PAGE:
Now when I measure current across the first and the second resistor individually I get around 20mA
That is correct, because (as highlighted in a comment by jsotola) each time you try to measure current "across" an individual resistor, using a multimeter set to one of its current ranges, you are shorting out that resistor, using the current shunt in the multimeter (see the link I include below).
Therefore for each of those two measurements, the only resistor still in circuit is the other 100 Ω resistor (since the resistor you are measuring "across" is shorted out, as I described) and so the nominal current is:
1.87 V [battery voltage] / 100 ohms [the resistance of the other resistor] = 18.7 mA
(assuming those exact values for V and R which you gave, for the battery voltage and resistor)
That is why you are measuring approximately 20 mA.
It probably does not match Ohm's law due to error of measurement.
No, the measured value (20 mA) does approximately match Ohm's law. It is your expected current value (9.35 mA shown in the schematic) which is wrong for your actual test. That is because that value assumes the current is being measured correctly, and that both 100 Ω are in-circuit (1.87 V / (100 Ω + 100 Ω) = 9.35 mA).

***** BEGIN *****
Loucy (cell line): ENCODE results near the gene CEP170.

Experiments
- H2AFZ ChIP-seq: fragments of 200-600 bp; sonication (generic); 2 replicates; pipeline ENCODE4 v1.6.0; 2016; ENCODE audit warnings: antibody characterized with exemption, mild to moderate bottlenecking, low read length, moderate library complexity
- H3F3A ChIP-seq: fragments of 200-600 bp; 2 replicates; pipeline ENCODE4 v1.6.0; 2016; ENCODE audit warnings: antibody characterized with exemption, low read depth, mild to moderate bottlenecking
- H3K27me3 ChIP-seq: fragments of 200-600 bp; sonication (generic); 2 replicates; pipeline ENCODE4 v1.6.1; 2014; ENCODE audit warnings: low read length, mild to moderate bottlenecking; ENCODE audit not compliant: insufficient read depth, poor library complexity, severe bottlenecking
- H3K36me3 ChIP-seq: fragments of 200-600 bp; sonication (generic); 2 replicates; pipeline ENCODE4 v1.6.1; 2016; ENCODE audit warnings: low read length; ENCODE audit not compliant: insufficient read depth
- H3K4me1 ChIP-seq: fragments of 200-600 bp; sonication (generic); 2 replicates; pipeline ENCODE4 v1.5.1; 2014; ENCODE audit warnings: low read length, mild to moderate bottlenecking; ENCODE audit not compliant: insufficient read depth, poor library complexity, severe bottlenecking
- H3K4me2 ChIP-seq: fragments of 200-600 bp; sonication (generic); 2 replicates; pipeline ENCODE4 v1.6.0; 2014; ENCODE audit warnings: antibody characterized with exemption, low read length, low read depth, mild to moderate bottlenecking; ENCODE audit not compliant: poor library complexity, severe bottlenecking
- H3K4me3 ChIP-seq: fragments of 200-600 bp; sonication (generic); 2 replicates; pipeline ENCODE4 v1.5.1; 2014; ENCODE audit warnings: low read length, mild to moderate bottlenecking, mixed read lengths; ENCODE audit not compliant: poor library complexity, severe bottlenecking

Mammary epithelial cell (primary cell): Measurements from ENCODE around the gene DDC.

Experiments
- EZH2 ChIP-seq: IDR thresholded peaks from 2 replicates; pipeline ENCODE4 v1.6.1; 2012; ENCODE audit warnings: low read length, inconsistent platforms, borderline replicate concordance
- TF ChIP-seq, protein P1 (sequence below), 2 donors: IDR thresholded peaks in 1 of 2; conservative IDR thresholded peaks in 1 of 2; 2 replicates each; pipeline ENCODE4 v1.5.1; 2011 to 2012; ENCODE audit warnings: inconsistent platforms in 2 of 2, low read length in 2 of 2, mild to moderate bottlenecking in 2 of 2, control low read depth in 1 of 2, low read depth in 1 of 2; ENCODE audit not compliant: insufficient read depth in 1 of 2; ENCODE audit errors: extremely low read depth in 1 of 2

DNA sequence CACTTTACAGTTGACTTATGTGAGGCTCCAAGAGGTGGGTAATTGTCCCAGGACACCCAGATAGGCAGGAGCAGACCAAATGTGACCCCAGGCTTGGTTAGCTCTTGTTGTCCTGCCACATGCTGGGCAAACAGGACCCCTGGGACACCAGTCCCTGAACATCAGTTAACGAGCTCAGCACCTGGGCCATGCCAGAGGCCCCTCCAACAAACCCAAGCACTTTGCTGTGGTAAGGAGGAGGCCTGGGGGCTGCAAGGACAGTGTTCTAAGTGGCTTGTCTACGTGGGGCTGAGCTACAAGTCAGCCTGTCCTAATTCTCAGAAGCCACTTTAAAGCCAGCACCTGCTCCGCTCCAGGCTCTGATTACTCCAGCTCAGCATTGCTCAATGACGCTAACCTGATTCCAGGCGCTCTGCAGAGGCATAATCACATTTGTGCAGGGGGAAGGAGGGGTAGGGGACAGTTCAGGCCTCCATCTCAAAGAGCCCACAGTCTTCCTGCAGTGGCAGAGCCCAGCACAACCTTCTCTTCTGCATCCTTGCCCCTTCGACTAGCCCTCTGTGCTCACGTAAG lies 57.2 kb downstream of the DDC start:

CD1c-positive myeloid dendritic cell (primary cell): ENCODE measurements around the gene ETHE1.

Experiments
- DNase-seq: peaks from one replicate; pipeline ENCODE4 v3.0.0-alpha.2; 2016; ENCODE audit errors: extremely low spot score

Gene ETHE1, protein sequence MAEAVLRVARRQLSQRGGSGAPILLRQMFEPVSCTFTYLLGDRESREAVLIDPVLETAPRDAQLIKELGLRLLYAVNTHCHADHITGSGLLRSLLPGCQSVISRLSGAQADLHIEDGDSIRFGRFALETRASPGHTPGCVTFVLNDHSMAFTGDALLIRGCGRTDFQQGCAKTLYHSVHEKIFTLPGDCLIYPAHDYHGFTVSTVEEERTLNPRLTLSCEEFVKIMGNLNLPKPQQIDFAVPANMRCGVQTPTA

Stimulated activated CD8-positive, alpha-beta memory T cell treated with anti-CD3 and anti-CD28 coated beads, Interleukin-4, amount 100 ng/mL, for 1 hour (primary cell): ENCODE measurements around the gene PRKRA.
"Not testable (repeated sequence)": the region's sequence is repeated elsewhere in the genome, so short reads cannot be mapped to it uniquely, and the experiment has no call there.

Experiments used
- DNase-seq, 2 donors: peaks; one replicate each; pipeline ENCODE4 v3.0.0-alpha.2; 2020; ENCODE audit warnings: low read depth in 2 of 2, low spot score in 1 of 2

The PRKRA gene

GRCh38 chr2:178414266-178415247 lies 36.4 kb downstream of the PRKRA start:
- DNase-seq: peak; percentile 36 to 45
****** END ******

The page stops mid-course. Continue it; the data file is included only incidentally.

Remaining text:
Whereas in your actual test, one of the resistors is being shorted out when you measure the current "across" that resistor. That leads to an actual measured current being twice the value you expected (half the resistance leads to twice the current, with the same voltage).
See my answer here explaining a very similar mistake by someone else.
Don't try to measure the current "across" both resistors, as then you are shorting out both of them, so neither of them is limiting the current from the battery, and the only limit becomes things like the internal resistance of the battery and the wiring. It is easy to damage your multimeter, or blow its internal fuse on that current range (if it has one), or even have the meter explode and hurt you (for high-energy measurements), if you try to measure current "across" a source which is able to supply lots of power e.g. a mains socket.
If you are using a multimeter on its current range, it must be in series with the circuit whose current you are trying to measure (you are using it in parallel - that is the mistake). Again, see the link above.